In decades past, bishops could completely exist within the ecosystem, particularly in deeply Catholic areas such as Northeastern Pennsylvania, where the Church, in fact, wielded significant social and political influence.  They controlled who knew what and they didn't view themselves as being accountable to civilian authorities.  Their accountability was just to the Church, and the Church alone.

So what changed?  I think the world has gotten smaller and information, long guarded by the Church as a closely held asset, has now become a commodity that is very easily shared.  The Church can no longer operate within its own ecosystem, and by extension, bishops are suddenly no longer just accountable to a Church bureaucracy.  The Roman Catholic Church has never liked scrutiny by outsiders; heck, it really doesn't even like scrutiny by women, laity and many others within the Church itself.  Now we have an entire world peering into the business of the Church, and what we see isn't always quite so pleasant.

The scandal is also happening in a world that is dramatically changing with respect to how it views organized religion as a whole.  Initial reporting regarding clerical abuse by the Boston Globe (link HERE) in 2002 was just the beginning of a series of events that proved to a younger generation that religious leaders may not, in fact, hold the moral authority they claimed.  The Church's failure to act boldly when these initial stories came out only created a template that guaranteed even greater scandals in the future.  Why?  Again, because the Church viewed itself as operating outside of the world at large, operating in its own ecosystem, in a place where it controlled everything.  Now, well, the Church may have run out of opportunities for bold action on its own, precisely because it no longer has the ability to control the facts surrounding the larger abuse scandal.  The genie has left the bottle and is never going back.  This is going to get worse, and in fact, it may never get better.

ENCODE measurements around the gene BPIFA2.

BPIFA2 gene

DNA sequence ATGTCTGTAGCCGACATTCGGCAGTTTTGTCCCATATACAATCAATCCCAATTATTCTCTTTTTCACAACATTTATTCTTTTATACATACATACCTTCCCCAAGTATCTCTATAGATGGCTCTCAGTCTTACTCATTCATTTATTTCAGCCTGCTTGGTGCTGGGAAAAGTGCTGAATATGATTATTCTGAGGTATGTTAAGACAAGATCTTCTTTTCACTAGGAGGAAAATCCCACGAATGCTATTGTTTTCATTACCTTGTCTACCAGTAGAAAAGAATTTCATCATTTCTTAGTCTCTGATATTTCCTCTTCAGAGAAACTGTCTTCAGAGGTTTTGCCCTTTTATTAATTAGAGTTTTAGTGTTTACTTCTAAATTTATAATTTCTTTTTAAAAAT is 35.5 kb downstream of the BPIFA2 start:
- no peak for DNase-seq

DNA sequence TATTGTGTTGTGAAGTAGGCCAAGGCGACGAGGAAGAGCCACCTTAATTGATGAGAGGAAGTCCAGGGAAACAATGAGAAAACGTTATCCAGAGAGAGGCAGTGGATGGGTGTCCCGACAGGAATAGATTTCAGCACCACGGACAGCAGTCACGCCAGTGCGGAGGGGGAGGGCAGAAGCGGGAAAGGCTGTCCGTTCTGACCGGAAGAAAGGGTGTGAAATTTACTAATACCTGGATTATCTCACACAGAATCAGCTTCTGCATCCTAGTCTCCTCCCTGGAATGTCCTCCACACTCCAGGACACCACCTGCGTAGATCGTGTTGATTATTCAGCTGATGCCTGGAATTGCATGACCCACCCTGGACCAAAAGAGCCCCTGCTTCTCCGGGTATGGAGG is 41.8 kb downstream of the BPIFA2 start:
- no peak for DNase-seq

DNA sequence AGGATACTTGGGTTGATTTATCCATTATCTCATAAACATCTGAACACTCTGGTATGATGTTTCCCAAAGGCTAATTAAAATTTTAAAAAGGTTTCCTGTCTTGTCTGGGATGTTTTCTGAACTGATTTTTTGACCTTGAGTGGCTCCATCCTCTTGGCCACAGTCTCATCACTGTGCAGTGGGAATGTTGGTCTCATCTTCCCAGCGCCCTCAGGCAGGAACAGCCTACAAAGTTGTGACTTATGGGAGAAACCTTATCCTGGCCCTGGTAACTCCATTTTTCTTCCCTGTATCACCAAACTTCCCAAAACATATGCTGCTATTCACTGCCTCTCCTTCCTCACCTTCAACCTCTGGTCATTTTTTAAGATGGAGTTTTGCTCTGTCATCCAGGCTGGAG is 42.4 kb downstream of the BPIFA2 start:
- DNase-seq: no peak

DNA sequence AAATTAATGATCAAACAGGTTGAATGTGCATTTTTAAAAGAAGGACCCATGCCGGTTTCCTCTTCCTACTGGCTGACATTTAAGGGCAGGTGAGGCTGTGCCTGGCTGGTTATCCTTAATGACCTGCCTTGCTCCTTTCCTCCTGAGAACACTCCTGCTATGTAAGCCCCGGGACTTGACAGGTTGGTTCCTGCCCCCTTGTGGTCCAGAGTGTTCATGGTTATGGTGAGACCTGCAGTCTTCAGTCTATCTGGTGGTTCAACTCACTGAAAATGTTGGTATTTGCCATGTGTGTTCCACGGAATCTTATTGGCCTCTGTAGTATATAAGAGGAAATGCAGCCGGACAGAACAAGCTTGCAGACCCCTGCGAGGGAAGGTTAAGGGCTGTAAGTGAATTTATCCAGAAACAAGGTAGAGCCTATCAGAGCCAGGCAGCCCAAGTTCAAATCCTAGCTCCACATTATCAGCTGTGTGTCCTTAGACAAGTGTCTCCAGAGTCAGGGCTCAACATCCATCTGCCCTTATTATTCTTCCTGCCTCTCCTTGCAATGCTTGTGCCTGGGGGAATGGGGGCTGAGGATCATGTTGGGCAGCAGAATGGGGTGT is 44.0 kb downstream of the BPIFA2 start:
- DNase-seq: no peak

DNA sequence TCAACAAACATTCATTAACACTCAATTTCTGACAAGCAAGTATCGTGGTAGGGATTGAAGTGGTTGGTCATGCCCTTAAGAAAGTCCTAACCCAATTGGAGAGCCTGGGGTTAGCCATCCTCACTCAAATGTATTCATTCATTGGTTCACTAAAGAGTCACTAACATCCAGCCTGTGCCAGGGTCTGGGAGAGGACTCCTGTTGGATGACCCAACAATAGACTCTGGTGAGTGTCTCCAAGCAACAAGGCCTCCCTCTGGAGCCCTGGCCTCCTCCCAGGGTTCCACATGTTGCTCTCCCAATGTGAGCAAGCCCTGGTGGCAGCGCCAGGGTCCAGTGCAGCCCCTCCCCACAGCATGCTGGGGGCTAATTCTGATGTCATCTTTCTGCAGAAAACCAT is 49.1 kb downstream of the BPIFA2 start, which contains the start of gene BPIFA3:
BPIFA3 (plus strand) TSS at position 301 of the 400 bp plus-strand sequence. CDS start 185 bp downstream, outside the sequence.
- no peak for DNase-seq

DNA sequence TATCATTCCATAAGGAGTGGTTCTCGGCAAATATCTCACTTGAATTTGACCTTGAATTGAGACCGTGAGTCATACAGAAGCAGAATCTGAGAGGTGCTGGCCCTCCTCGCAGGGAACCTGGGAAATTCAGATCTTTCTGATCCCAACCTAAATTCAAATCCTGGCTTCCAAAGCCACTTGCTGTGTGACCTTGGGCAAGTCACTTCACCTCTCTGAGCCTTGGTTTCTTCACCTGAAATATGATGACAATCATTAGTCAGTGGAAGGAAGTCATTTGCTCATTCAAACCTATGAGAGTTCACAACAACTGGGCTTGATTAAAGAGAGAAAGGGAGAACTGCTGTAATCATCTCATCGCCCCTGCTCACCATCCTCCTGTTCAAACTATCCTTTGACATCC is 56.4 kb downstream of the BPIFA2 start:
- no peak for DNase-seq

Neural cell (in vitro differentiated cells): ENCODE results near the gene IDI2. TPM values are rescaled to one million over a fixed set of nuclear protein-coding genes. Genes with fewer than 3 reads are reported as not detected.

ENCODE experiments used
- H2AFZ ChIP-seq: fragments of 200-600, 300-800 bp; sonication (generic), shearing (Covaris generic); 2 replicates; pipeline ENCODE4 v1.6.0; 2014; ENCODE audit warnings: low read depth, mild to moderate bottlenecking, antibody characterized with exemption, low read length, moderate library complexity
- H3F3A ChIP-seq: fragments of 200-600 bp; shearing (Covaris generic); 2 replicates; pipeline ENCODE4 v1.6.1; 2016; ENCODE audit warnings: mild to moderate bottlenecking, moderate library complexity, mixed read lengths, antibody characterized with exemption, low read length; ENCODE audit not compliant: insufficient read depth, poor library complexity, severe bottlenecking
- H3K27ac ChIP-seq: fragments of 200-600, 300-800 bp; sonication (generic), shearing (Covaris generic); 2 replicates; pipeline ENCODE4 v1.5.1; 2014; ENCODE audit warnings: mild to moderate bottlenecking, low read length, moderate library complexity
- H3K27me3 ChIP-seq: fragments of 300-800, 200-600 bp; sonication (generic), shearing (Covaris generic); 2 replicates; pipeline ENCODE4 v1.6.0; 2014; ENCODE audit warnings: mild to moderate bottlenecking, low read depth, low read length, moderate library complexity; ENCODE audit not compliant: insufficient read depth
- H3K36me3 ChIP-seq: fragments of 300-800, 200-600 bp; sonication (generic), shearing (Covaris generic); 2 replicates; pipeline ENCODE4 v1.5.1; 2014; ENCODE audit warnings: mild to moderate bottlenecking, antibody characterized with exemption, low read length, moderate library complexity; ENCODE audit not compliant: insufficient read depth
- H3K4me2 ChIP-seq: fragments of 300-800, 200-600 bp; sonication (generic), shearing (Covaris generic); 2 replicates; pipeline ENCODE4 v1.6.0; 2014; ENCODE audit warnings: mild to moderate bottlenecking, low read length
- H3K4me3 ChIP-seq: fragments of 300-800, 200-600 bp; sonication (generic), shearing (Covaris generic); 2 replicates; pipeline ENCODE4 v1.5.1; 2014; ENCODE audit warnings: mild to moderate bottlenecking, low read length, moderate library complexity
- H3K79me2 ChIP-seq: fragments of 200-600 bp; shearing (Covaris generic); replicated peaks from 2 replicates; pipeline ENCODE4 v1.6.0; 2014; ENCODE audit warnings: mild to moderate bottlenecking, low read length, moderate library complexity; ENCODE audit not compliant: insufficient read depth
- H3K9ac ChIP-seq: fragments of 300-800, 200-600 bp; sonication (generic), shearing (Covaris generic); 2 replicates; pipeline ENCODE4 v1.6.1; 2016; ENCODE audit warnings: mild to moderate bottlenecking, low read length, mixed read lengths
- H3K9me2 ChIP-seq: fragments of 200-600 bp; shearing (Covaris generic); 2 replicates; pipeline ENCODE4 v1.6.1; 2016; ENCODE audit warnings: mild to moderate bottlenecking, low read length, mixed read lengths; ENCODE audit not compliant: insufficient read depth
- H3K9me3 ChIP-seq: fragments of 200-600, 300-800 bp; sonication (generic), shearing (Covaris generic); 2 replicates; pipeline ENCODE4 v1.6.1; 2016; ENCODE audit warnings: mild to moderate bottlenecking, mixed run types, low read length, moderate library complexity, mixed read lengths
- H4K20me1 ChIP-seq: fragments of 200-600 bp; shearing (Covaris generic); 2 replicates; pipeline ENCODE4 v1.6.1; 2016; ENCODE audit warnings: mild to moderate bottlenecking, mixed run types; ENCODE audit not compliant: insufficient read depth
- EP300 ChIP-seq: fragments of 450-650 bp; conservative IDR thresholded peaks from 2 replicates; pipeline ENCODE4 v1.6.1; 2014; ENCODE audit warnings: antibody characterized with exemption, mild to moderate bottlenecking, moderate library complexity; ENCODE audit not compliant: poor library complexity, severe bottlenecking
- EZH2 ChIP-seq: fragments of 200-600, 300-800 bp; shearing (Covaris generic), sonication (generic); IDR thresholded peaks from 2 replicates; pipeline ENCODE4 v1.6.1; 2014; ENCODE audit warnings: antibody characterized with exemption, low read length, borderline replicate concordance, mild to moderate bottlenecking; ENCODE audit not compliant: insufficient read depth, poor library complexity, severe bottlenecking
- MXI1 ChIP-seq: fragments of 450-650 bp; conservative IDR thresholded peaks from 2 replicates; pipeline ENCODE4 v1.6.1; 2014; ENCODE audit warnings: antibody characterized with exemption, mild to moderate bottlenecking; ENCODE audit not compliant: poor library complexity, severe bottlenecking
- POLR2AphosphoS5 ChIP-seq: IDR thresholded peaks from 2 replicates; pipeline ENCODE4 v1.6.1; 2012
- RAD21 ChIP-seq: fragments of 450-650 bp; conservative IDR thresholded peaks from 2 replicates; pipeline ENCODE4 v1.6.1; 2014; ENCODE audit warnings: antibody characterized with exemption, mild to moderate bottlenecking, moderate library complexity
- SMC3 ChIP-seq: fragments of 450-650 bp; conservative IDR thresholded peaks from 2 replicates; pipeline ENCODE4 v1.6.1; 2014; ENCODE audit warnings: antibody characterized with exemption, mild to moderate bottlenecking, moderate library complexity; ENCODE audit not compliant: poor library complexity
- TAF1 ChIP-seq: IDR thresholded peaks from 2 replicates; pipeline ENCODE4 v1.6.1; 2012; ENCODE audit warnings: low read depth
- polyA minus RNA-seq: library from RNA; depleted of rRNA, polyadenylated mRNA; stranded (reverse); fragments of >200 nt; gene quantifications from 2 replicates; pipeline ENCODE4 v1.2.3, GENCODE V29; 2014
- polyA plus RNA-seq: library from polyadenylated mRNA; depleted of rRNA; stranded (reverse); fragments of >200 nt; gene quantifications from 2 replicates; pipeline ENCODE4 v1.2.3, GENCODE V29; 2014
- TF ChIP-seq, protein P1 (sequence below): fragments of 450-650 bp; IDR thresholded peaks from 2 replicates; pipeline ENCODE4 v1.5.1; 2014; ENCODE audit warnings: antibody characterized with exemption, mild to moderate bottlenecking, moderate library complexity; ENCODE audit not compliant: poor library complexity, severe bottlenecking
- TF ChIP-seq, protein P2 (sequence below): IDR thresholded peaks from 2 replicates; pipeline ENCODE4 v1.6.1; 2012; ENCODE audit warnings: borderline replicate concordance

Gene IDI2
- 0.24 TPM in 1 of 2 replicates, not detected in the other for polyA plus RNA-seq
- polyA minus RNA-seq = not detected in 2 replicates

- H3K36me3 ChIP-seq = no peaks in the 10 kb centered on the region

Coda
Sometimes in life we get to experience a nexus, a time and place where things shift dramatically and diverge around us.  The fall of the Berlin Wall is a good example.  We may not always realize the shift at the time though.  This isn't one of those instances; if you're attuned to this story in the slightest way you're going to be all too conscious of what happens to the Church the years and decades to come.

By the way, consider me somewhat ambivalent regarding what the future holds for the Church.  Why?  Well because the abuse scandal isn't just about the actions of individuals...it's about the behavior of an entire ecosystem.  You can replace individual parts of the ecosystem, just as individual bishops are replaced over time, but unless the very fabric of the ecosystem changes (the culture of the Church, if you will), well history will simply repeat itself.  The failure of the Church to date to create a meaningful mechanism to deal with the discipline of bishops...


...is a great example of ultimately how resistant the ecosystem of the Church actually is to change.